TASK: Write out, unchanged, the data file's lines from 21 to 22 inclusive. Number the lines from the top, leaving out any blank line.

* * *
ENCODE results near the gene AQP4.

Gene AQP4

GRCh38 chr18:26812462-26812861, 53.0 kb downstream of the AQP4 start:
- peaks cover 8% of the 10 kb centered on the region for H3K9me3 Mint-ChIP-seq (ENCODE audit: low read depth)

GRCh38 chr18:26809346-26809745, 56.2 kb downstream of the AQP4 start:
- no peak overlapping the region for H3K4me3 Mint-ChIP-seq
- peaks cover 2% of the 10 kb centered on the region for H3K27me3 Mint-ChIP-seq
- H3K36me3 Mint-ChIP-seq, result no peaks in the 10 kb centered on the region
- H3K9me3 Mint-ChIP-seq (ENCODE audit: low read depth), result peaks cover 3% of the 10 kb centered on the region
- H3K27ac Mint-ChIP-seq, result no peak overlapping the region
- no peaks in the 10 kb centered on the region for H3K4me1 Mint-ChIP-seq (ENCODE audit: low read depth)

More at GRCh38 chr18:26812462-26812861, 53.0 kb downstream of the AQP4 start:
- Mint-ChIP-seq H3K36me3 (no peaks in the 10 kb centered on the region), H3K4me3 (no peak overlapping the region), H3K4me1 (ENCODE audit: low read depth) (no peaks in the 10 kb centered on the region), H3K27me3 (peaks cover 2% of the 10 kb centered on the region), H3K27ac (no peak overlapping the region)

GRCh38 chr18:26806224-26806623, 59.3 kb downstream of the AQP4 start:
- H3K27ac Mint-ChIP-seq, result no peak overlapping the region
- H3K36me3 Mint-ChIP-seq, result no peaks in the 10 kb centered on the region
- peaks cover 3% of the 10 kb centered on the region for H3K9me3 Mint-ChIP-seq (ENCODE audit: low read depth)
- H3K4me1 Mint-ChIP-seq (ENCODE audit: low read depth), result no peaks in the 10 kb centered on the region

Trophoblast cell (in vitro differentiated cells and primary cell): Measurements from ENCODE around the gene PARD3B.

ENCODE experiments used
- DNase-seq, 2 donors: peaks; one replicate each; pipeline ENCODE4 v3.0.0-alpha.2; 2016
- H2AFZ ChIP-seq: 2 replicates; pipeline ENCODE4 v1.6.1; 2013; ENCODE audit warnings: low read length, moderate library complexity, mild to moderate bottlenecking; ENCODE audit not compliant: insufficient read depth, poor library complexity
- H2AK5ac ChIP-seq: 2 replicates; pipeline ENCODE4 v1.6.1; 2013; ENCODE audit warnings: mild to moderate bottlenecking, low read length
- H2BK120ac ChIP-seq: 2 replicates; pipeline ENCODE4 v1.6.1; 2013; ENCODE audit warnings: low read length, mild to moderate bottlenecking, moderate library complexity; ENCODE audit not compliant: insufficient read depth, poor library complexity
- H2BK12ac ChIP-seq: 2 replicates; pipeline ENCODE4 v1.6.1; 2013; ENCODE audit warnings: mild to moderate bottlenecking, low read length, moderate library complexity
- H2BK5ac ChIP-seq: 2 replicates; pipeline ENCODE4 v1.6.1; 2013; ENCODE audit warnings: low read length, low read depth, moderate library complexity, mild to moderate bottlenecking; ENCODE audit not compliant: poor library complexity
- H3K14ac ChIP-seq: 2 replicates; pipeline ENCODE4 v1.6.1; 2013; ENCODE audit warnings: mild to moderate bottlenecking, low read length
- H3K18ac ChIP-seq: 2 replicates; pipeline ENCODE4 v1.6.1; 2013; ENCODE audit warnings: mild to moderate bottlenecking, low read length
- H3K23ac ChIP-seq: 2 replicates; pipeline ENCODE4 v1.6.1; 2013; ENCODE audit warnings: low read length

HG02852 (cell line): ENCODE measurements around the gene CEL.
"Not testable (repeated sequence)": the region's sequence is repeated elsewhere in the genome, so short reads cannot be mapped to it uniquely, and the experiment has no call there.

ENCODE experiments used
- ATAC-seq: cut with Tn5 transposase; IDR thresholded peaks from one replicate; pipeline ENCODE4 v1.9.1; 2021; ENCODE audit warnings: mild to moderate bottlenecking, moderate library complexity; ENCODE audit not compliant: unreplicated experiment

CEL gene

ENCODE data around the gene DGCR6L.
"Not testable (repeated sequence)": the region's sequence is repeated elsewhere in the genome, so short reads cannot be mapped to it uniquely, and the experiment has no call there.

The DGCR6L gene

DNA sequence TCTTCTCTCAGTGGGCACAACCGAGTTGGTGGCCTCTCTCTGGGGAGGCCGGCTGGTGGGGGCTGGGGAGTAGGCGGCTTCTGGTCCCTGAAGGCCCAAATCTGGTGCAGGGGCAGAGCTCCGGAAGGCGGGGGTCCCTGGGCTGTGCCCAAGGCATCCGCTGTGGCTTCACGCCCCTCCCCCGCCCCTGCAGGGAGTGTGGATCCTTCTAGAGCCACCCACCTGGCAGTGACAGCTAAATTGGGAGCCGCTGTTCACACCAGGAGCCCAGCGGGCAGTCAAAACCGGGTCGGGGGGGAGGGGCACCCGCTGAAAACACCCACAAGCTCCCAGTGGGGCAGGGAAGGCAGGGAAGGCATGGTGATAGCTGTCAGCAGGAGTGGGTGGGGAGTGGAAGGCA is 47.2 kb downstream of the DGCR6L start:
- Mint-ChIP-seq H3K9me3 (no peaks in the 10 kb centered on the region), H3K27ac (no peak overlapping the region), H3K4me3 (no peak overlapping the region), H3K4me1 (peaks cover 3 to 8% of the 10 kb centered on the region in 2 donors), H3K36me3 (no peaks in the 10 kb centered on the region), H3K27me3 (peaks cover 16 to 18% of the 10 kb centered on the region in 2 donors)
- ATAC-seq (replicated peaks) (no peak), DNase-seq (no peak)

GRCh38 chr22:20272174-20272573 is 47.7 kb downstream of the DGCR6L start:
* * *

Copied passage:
- DNase-seq, 2 donors: peaks; one replicate each; pipeline ENCODE4 v3.0.0-alpha.2; 2016
- H2AFZ ChIP-seq: 2 replicates; pipeline ENCODE4 v1.6.1; 2013; ENCODE audit warnings: low read length, moderate library complexity, mild to moderate bottlenecking; ENCODE audit not compliant: insufficient read depth, poor library complexity